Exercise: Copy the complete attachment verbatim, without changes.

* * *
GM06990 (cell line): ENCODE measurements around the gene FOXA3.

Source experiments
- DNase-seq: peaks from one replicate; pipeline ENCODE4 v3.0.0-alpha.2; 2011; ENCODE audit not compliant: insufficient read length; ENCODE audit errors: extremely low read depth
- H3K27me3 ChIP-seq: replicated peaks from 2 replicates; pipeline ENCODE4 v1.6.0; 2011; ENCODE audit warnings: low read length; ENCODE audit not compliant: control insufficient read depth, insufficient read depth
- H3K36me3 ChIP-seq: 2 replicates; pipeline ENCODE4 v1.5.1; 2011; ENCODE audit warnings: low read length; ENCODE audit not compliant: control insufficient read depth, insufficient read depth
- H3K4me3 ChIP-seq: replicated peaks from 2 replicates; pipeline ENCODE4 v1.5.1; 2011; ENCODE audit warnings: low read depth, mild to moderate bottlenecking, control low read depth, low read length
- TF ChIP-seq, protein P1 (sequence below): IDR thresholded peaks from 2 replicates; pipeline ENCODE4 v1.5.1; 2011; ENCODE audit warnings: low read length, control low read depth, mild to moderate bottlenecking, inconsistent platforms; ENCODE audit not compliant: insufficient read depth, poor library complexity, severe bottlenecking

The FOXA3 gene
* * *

GM06990 (cell line): ENCODE measurements around the gene FOXA3.

Source experiments
- DNase-seq: peaks from one replicate; pipeline ENCODE4 v3.0.0-alpha.2; 2011; ENCODE audit not compliant: insufficient read length; ENCODE audit errors: extremely low read depth
- H3K27me3 ChIP-seq: replicated peaks from 2 replicates; pipeline ENCODE4 v1.6.0; 2011; ENCODE audit warnings: low read length; ENCODE audit not compliant: control insufficient read depth, insufficient read depth
- H3K36me3 ChIP-seq: 2 replicates; pipeline ENCODE4 v1.5.1; 2011; ENCODE audit warnings: low read length; ENCODE audit not compliant: control insufficient read depth, insufficient read depth
- H3K4me3 ChIP-seq: replicated peaks from 2 replicates; pipeline ENCODE4 v1.5.1; 2011; ENCODE audit warnings: low read depth, mild to moderate bottlenecking, control low read depth, low read length
- TF ChIP-seq, protein P1 (sequence below): IDR thresholded peaks from 2 replicates; pipeline ENCODE4 v1.5.1; 2011; ENCODE audit warnings: low read length, control low read depth, mild to moderate bottlenecking, inconsistent platforms; ENCODE audit not compliant: insufficient read depth, poor library complexity, severe bottlenecking

The FOXA3 gene